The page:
Why not just always use prepared statements? Well, some applications do. Prepared statements have historically been well supported by JDBC for example, so Java apps tended to be okay. However, there are practical reasons to avoid them. Prepared statements can easily have performance regressions compared to equivalent unprepared versions, since the optimizer won't necessarily be able to use as much data about MCVs and so on as in the regular case. There are also limitations in some popular ORMs, with, for example, the popular Rails' ActiveRecord ORM having just added prepared statement support recently. Ad-hoc queries are generally never prepared either. The traditional solution was log-parsing utilities, which analyse log files after-the-fact and output reports. I have found some of these tools to be rather awkward, with high resource requirements that often necessitate running log analysis on a separate server to process often hundreds of megabytes a day of verbose log ouput. Postgres logs are naturally very verbose when every single query's execution is logged.

Enter pg_stat_statements normalisation. Last night, Tom Lane committed the following patch of mine, which was sponsored by Heroku:

Improve contrib/pg_stat_statements to lump "similar" queries together.

pg_stat_statements now hashes selected fields of the analyzed parse tree to assign a "fingerprint" to each query, and groups all queries with the same fingerprint into a single entry in the pg_stat_statements view. In practice it is expected that queries with the same fingerprint will be equivalent except for values of literal constants. To make the display more useful, such constants are replaced by "?" in the displayed query strings.

This mechanism currently supports only optimizable queries (SELECT, INSERT, UPDATE, DELETE). Utility commands are still matched on the basis of their literal query strings.

There remain some open questions about how to deal with utility statements that contain optimizable queries (such as EXPLAIN and SELECT INTO) and how to deal with expiring speclative hashtable entries that are made to save the normalized form of a query string. However, fixing these issues should require only localized changes, and since there are other open patches involving contrib/pg_stat_statements, it seems best to go ahead and commit what we've got.

Peter Geoghegan, reviewed by Daniel Farina

I would like to acknowledge the invaluable assistance of both Tom and Daniel in bringing this project to maturity.

I have benchmarked this featured, and found that it implies an overhead of about 1% - 2.5% on pgbench's default TPC-B style workload. This is rather good, and only marginally worse than the hit taken when using prepared statements with classic pg_stat_statements.

As if that wasn't good enough, pg_stat_statements has been made even more useful by the efforts of other people for the upcoming 9.2 release. A patch by Ants Aasma was recently committed to expose I/O timings at the query granularity through pg_stat_statements. Robert Haas wrote a patch to expose blocks dirtied and written by statements through pg_stat_statements too.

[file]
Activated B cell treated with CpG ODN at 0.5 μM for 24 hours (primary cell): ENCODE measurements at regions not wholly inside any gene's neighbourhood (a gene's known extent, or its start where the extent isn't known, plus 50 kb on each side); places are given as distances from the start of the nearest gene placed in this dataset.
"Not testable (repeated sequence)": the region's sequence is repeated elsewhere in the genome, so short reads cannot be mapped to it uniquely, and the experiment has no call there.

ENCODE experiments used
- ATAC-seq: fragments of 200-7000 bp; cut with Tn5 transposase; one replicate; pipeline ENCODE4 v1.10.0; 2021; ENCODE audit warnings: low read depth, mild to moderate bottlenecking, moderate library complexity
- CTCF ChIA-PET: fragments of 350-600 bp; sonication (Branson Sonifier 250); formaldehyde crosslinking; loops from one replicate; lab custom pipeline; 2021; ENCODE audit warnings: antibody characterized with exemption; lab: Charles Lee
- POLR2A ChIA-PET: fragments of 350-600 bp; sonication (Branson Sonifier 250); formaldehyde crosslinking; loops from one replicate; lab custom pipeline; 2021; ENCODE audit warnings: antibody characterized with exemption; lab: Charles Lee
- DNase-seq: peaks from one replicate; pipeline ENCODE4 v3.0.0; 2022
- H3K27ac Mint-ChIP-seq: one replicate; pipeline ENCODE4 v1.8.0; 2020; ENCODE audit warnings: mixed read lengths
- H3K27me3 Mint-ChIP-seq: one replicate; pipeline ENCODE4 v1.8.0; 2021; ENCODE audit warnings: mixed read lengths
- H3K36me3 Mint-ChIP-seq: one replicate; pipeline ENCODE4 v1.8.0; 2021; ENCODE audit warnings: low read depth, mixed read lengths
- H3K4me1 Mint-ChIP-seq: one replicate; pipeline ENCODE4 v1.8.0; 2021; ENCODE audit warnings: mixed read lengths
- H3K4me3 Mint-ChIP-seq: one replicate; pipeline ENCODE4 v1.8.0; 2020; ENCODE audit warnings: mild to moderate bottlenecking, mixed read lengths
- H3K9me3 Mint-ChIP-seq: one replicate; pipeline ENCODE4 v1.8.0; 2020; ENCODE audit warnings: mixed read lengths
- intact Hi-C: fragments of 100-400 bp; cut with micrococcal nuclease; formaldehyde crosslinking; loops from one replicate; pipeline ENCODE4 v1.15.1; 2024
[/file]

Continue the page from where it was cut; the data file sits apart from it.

I expect the uptake of pg_stat_statements to really climb after the release of Postgres 9.2.

7 comments:

  1. Congratulations, Peter. I'm delighted that we were able to sponsor this work. It was a surprisingly difficult and subtle piece of work, but I can't wait to be able to take advantage of it in 9.2.

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  2. This is great stuff. Congratulations, Peter.

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  3. That's a great feature. It also has an unintended consequence that I can no longer use pg_stat_statements as a diagnostic tool for my specific case.

    I've inherited a codebase that never used prepared statements and binds. I've been slowly refactoring the code to use prepared statements. The tool I used to identify which queries were actually getting called, and so first on the hit list for refactoring, was by looking at pg_stat_statements.

    Since the literals in the queries would always change, a count=1 in pg_stat_statements probably meant an unbound query. And since pg_stat_statements rotates out the contents of its pseudotable, I know that the query had been recently executed.

    So, this patch will kill that ability for me. Oh well. Maybe I'll just switch to finding queries that have been called a lot and don't have a dollar sign in the query column.

    Thanks for the work. This will be a win for optimization. I definitely could have used this when I first got my ugly code and was looking for slow queries.

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  4. @Andy

    Thanks.

    While I did originally have a legacy compatibility mode, that was ultimately opposed by others. However, the fix in your case is simple - there's nothing (for now) to stop you from building a 9.1 pg_stat_statements against 9.2.

    Technically it's unsupported, but I can think of no reason why it wouldn't work.